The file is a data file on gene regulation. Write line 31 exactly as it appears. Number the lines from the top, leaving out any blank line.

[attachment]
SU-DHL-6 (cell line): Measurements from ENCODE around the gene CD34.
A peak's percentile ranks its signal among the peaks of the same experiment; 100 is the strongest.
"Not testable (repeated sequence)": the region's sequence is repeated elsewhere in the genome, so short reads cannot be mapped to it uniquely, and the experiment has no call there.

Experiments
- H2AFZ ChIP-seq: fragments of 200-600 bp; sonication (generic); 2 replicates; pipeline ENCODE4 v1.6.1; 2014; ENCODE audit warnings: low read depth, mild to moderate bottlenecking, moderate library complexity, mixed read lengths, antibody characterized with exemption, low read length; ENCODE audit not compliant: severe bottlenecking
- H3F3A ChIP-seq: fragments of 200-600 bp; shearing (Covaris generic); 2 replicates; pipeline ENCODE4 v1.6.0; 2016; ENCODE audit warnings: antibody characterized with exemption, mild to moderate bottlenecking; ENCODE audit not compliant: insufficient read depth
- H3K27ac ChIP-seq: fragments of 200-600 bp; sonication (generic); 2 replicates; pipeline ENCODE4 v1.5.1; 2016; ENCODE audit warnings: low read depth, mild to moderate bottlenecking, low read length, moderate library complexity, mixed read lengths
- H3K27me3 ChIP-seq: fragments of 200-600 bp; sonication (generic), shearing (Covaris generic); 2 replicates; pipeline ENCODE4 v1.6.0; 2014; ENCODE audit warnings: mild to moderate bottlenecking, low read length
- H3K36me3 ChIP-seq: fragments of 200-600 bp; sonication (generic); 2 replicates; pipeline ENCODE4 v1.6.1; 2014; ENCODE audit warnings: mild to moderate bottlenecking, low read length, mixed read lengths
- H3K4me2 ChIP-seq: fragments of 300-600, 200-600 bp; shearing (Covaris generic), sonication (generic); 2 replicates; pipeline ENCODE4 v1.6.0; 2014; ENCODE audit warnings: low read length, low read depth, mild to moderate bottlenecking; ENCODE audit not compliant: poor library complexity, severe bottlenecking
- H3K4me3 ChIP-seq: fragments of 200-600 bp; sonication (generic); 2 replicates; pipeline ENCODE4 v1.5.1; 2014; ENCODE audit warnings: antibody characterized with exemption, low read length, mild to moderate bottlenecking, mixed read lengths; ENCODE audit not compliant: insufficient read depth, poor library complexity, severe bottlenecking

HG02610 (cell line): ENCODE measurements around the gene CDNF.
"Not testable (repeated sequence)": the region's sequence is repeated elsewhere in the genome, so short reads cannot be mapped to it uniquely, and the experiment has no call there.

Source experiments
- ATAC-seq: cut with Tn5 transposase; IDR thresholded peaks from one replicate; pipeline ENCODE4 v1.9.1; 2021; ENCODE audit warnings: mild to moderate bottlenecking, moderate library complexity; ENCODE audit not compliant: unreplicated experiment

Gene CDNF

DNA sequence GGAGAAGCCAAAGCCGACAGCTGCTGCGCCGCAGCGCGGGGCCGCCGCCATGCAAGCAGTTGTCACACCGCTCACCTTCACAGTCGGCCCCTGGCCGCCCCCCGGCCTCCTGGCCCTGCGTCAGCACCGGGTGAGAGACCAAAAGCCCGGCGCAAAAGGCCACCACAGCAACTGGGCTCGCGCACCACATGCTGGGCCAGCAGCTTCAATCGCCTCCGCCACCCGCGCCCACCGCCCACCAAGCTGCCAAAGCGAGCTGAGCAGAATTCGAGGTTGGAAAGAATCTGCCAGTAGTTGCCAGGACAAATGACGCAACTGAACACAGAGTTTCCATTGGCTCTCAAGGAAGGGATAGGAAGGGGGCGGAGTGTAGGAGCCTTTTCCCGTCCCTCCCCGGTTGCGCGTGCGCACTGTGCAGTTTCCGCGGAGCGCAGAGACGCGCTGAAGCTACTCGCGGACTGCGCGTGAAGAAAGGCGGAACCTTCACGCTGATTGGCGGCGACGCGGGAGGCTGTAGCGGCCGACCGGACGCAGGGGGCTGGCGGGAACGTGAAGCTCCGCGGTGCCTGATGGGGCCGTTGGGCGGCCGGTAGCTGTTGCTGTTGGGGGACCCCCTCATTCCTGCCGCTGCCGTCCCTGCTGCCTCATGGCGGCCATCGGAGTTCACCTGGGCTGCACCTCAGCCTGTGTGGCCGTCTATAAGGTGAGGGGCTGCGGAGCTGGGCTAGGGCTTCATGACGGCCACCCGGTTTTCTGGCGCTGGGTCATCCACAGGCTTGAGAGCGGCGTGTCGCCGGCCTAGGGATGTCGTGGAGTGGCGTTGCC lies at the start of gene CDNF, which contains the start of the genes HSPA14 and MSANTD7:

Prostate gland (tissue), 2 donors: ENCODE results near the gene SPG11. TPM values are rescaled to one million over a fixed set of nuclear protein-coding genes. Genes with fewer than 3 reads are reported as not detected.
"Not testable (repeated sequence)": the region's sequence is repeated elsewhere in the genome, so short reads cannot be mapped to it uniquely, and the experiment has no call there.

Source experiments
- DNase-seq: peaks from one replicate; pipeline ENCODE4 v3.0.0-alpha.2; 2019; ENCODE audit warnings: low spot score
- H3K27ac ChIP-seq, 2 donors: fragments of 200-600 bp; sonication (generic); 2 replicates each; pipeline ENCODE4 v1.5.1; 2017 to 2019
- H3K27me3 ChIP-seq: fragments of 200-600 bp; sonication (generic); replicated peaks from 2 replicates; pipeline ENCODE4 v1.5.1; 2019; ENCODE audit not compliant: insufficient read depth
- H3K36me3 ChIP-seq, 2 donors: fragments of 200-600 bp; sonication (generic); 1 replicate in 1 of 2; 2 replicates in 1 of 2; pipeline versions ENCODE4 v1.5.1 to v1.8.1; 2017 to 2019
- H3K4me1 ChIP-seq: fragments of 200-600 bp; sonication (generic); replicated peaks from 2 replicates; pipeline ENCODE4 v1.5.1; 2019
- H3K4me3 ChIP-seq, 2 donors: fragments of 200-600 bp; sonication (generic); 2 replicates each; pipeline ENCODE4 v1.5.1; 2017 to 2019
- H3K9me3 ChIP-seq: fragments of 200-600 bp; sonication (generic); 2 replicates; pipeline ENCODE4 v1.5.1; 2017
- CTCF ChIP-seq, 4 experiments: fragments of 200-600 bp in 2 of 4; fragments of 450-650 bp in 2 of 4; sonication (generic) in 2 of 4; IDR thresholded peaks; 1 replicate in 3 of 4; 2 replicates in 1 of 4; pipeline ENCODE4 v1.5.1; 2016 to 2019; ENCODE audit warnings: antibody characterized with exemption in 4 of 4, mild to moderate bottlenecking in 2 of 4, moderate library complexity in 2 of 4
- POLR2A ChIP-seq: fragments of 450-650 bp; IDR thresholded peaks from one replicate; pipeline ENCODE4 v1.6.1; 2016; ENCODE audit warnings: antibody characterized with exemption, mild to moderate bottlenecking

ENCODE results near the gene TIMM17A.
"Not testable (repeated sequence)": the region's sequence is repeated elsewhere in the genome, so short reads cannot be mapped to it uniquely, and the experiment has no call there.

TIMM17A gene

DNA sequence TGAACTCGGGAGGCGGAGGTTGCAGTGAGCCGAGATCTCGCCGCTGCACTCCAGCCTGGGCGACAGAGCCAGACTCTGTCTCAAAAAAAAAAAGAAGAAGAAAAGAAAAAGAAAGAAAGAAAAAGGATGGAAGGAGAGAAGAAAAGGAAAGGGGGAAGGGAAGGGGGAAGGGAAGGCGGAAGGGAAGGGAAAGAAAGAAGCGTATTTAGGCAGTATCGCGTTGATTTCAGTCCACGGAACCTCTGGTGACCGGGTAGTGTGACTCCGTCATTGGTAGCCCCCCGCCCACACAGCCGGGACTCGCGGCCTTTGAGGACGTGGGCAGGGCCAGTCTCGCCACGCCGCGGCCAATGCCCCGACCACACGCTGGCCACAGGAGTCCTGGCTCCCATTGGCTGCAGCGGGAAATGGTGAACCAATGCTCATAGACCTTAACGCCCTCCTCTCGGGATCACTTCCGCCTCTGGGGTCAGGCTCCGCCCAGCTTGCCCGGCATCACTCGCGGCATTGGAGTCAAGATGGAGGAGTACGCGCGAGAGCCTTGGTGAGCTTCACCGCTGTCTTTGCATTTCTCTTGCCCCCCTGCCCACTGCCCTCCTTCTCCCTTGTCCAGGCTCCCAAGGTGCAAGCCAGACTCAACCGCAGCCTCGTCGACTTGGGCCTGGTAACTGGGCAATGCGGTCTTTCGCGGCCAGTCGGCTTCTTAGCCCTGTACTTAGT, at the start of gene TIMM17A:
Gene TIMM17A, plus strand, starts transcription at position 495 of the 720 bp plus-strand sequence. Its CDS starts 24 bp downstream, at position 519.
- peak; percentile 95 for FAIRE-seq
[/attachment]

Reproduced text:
"Not testable (repeated sequence)": the region's sequence is repeated elsewhere in the genome, so short reads cannot be mapped to it uniquely, and the experiment has no call there.